This post originally appeared on the USDA blog on March 31, 2011.
There is much we adults can learn from children, and one of them is being able to appreciate the simple things. I was at the Milwaukee Sign Language School in Milwaukee for a celebration of School Breakfast Week. I was thrilled by the students’ delight as Active Apple (Milwaukee Public Schools’ nutrition and fitness mascot) and Power Panther (USDA’s nutrition and fitness mascot) strolled into their classrooms.
The hearing-impaired students watched with rapt attention as their teachers signed to them about the mascots and special guests. All the children seemed thrilled with the Active Apple pins and bookmarks the special guests distributed to them. Best of all, they clearly liked the calming routine of picking up their breakfast bags and eating at their desks. The cold breakfast, served in a simple paper box, was simple yet satisfying, as evidenced by the disappearing Multi-grain Cheerios, milk, juice and cereal bars.
I asked one little boy what was his favorite thing about eating breakfast at school. I expected him to name a favorite cereal or maybe the breakfast waffle. But he said simply, “It helps me focus on school.” That statement really hit home for me, and I think it speaks volumes about the importance of the School Breakfast Program.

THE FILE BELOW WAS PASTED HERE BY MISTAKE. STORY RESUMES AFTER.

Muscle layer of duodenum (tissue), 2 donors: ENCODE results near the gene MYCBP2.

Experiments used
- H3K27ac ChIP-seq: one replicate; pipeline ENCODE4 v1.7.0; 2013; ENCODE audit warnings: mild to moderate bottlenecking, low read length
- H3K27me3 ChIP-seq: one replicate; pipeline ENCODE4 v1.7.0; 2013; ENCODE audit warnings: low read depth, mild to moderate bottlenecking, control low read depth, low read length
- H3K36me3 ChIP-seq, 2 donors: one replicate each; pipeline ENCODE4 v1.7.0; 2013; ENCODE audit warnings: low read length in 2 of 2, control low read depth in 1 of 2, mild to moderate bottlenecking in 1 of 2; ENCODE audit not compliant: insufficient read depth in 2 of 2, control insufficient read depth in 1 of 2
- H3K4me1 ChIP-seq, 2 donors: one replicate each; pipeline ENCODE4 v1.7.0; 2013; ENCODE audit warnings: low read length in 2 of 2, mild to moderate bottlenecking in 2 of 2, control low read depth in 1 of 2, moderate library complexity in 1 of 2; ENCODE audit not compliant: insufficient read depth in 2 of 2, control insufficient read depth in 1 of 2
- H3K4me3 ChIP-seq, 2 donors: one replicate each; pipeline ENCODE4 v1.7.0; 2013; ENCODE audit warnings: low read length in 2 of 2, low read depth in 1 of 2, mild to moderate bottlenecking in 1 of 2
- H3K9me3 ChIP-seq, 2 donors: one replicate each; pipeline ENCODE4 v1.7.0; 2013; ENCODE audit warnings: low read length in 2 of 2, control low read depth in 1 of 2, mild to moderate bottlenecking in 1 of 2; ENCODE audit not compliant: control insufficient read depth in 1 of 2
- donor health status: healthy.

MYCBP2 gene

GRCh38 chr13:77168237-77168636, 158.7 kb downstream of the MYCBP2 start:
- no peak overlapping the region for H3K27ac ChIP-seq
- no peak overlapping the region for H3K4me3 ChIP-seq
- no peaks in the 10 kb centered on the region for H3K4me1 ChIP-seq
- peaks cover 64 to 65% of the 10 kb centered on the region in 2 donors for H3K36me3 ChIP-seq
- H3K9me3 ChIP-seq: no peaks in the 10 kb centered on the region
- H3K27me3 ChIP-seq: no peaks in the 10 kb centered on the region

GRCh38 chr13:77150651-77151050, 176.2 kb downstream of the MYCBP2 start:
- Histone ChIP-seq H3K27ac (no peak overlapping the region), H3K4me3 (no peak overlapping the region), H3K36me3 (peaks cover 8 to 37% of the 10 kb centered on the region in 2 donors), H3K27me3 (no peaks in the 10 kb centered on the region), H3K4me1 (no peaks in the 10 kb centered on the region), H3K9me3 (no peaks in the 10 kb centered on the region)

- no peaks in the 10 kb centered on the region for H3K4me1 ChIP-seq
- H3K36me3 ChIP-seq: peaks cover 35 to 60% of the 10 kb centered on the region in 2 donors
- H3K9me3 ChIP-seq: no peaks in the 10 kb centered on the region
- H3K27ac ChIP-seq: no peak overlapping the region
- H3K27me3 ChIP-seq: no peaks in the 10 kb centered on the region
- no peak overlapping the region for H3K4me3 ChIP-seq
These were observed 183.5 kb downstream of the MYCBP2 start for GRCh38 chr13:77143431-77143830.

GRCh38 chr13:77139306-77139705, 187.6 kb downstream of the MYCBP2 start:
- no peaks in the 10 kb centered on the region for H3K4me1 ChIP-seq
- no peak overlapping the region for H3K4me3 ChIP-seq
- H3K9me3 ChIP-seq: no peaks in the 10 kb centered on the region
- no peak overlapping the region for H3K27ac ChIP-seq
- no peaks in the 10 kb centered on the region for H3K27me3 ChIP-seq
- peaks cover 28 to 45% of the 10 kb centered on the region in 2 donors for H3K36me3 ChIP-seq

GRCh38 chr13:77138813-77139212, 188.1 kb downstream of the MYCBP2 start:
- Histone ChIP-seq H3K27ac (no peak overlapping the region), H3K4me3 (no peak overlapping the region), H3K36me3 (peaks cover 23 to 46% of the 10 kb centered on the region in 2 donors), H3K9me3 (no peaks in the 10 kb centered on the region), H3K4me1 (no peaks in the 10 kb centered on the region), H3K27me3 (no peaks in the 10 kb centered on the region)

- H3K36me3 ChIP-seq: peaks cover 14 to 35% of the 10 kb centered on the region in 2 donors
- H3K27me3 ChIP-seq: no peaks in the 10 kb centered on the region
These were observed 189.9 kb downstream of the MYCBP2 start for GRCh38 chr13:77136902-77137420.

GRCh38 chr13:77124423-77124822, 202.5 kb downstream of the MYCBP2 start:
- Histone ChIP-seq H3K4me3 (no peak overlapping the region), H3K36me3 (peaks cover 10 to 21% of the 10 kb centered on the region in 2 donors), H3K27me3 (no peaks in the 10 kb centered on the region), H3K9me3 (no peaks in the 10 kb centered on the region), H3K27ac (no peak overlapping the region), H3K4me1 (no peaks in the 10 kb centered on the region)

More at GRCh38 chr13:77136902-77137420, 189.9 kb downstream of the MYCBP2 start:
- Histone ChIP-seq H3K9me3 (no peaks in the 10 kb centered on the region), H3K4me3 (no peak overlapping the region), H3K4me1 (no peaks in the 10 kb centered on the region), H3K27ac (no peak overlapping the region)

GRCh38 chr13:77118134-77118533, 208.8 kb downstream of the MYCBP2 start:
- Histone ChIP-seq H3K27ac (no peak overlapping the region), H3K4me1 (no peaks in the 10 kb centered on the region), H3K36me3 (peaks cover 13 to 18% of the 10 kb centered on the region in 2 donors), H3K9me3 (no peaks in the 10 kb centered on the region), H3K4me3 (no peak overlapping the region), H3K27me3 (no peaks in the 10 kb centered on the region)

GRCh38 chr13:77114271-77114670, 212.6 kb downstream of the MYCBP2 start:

Eating a nutritious breakfast gives students the nutrients and energy they need to concentrate on school, learn better, grow healthier, and become productive citizens. Milwaukee Public Schools (MPS) Superintendent Gregory Thornton summed it all up as we walked through the hallway: “We love the School Breakfast Program in Milwaukee. It’s great for the kids.”
At USDA, we know that implementing a Breakfast in the Classroom program takes a lot of hard work, persuasion and resources from many partners. In Milwaukee, the expansion of school breakfast has indeed been a successful partnership. The statistics speak for themselves: 87 MPS schools out of 184 now serve breakfast in the classroom and school breakfast participation has increased 55% in the last two years. These are schools where 95% or more of the enrolled students are eligible for free and reduced price school meals.
I was able to thank some of those hard-working partners at the event for their tireless efforts to expand the School Breakfast Program in Milwaukee and throughout Wisconsin. Without them, this would not be possible. Thanks to USDA’s School Breakfast Program and a host of partners, schoolchildren in Milwaukee will be better prepared to win the future.
Tim English is the Deputy Regional Administrator at the USDA Food and Nutririon Service for the Midwest Region.
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